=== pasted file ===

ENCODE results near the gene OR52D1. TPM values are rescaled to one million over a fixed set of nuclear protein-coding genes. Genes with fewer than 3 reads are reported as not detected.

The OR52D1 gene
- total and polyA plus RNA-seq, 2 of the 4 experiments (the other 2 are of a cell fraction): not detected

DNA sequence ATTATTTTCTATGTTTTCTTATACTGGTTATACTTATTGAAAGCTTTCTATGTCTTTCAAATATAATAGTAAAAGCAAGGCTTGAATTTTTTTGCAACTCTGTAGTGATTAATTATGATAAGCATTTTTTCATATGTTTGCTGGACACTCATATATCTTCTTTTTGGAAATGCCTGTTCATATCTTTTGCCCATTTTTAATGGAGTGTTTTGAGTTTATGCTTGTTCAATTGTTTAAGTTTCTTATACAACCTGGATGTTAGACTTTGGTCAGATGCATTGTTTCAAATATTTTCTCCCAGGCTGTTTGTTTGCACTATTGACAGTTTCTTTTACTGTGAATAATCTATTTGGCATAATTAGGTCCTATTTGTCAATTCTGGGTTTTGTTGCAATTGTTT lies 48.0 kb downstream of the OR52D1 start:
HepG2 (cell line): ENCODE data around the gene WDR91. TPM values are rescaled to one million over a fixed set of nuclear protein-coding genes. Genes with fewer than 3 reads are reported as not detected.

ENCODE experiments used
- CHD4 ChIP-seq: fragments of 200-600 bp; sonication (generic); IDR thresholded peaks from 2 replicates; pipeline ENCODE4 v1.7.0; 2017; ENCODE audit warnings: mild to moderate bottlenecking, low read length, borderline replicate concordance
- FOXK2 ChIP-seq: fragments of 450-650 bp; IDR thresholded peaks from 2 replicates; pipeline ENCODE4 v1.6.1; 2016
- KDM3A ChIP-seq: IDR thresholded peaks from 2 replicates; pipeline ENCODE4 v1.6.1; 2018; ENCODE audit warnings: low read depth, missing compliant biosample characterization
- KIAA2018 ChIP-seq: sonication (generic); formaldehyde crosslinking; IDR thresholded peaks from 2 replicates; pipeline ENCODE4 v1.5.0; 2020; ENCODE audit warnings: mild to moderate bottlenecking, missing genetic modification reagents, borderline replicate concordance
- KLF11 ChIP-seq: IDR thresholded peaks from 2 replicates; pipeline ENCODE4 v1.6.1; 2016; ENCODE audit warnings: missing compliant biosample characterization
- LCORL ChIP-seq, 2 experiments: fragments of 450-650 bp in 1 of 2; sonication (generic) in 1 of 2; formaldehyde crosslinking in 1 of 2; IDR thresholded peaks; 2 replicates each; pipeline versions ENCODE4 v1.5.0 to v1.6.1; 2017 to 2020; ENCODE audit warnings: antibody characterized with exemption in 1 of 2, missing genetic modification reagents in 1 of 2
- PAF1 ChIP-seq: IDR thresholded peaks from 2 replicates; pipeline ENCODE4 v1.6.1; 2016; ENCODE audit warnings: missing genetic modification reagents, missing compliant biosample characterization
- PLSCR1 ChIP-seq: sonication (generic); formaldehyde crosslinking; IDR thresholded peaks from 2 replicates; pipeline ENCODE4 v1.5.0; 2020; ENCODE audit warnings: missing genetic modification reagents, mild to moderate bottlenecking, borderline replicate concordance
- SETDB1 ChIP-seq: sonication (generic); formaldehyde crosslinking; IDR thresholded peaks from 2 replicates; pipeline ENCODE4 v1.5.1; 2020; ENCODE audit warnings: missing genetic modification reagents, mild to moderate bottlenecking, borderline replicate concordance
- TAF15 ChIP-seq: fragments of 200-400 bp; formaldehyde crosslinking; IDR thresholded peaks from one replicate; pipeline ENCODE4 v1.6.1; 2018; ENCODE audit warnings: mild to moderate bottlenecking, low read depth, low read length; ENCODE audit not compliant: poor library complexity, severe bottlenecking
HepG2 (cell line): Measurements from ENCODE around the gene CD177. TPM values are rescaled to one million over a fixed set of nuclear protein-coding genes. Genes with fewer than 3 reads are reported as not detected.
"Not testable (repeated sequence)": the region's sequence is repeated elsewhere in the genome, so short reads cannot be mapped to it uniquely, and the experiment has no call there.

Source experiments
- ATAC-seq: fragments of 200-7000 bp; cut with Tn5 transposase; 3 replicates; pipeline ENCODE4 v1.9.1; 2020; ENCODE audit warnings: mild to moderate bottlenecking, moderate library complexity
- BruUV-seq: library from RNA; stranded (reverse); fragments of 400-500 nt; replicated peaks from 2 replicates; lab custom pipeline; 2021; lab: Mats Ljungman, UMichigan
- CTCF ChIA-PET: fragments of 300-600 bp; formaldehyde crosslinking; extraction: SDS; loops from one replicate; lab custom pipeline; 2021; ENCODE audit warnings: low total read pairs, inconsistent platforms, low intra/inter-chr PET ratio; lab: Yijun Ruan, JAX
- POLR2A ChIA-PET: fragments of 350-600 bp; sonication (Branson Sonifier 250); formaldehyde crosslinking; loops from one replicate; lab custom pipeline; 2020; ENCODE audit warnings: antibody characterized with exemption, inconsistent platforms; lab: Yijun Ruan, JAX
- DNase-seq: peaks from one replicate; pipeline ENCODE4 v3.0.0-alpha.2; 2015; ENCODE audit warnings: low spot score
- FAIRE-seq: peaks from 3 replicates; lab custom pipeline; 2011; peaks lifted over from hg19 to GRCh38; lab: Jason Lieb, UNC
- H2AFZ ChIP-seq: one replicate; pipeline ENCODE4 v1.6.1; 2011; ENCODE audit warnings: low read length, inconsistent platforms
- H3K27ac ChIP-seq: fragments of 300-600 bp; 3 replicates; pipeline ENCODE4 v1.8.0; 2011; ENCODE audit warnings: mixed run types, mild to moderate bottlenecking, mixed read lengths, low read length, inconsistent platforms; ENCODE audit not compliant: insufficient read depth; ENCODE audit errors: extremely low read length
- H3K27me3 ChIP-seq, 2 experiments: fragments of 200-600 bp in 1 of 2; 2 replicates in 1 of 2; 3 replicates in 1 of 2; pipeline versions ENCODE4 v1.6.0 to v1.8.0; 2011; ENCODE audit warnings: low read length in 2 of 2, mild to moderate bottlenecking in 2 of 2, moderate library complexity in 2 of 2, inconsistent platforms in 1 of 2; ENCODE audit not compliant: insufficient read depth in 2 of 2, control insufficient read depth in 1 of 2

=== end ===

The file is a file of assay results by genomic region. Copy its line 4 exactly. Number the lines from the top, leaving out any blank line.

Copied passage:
DNA sequence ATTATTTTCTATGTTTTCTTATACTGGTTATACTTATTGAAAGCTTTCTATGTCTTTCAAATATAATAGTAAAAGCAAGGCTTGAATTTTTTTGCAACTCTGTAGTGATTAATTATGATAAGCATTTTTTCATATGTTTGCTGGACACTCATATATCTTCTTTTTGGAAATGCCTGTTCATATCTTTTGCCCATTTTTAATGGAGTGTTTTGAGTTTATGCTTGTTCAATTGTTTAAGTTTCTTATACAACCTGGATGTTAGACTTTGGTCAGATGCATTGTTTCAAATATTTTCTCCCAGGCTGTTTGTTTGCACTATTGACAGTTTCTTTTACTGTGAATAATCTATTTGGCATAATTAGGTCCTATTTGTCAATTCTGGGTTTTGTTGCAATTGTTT lies 48.0 kb downstream of the OR52D1 start: